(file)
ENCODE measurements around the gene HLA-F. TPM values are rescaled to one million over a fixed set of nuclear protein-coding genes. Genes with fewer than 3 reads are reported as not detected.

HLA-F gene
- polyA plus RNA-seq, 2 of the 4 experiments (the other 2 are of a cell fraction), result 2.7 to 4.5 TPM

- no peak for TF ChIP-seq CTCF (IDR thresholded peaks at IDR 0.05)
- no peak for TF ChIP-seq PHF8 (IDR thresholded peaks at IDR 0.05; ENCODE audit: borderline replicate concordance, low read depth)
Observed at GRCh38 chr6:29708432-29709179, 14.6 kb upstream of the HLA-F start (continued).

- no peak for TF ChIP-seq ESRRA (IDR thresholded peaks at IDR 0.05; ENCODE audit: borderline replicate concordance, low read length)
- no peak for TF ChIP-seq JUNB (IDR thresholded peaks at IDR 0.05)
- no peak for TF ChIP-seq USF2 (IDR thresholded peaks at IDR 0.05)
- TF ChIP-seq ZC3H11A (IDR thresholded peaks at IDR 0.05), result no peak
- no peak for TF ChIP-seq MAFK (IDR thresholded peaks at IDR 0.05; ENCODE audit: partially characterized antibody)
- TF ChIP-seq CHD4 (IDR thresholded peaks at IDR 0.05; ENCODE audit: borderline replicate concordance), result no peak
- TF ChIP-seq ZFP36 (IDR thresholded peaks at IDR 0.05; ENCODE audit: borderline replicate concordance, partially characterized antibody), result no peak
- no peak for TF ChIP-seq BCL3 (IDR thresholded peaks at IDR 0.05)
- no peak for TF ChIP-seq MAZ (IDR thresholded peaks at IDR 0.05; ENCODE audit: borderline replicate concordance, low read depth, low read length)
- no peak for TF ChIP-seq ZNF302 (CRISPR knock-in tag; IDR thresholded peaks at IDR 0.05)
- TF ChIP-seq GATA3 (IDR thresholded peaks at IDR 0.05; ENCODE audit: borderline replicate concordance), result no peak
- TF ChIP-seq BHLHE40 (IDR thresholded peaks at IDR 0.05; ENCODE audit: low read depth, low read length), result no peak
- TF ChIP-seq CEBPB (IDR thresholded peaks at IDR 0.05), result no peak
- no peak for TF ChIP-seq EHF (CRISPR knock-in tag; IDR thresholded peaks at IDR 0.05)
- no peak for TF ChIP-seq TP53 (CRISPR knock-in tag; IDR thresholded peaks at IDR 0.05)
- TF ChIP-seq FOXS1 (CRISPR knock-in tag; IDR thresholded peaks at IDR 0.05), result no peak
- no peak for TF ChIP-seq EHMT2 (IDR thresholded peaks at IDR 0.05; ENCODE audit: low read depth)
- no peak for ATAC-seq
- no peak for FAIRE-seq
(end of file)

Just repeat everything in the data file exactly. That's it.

ENCODE measurements around the gene HLA-F. TPM values are rescaled to one million over a fixed set of nuclear protein-coding genes. Genes with fewer than 3 reads are reported as not detected.

HLA-F gene
- polyA plus RNA-seq, 2 of the 4 experiments (the other 2 are of a cell fraction), result 2.7 to 4.5 TPM

- no peak for TF ChIP-seq CTCF (IDR thresholded peaks at IDR 0.05)
- no peak for TF ChIP-seq PHF8 (IDR thresholded peaks at IDR 0.05; ENCODE audit: borderline replicate concordance, low read depth)
Observed at GRCh38 chr6:29708432-29709179, 14.6 kb upstream of the HLA-F start (continued).

- no peak for TF ChIP-seq ESRRA (IDR thresholded peaks at IDR 0.05; ENCODE audit: borderline replicate concordance, low read length)
- no peak for TF ChIP-seq JUNB (IDR thresholded peaks at IDR 0.05)
- no peak for TF ChIP-seq USF2 (IDR thresholded peaks at IDR 0.05)
- TF ChIP-seq ZC3H11A (IDR thresholded peaks at IDR 0.05), result no peak
- no peak for TF ChIP-seq MAFK (IDR thresholded peaks at IDR 0.05; ENCODE audit: partially characterized antibody)
- TF ChIP-seq CHD4 (IDR thresholded peaks at IDR 0.05; ENCODE audit: borderline replicate concordance), result no peak
- TF ChIP-seq ZFP36 (IDR thresholded peaks at IDR 0.05; ENCODE audit: borderline replicate concordance, partially characterized antibody), result no peak
- no peak for TF ChIP-seq BCL3 (IDR thresholded peaks at IDR 0.05)
- no peak for TF ChIP-seq MAZ (IDR thresholded peaks at IDR 0.05; ENCODE audit: borderline replicate concordance, low read depth, low read length)
- no peak for TF ChIP-seq ZNF302 (CRISPR knock-in tag; IDR thresholded peaks at IDR 0.05)
- TF ChIP-seq GATA3 (IDR thresholded peaks at IDR 0.05; ENCODE audit: borderline replicate concordance), result no peak
- TF ChIP-seq BHLHE40 (IDR thresholded peaks at IDR 0.05; ENCODE audit: low read depth, low read length), result no peak
- TF ChIP-seq CEBPB (IDR thresholded peaks at IDR 0.05), result no peak
- no peak for TF ChIP-seq EHF (CRISPR knock-in tag; IDR thresholded peaks at IDR 0.05)
- no peak for TF ChIP-seq TP53 (CRISPR knock-in tag; IDR thresholded peaks at IDR 0.05)
- TF ChIP-seq FOXS1 (CRISPR knock-in tag; IDR thresholded peaks at IDR 0.05), result no peak
- no peak for TF ChIP-seq EHMT2 (IDR thresholded peaks at IDR 0.05; ENCODE audit: low read depth)
- no peak for ATAC-seq
- no peak for FAIRE-seq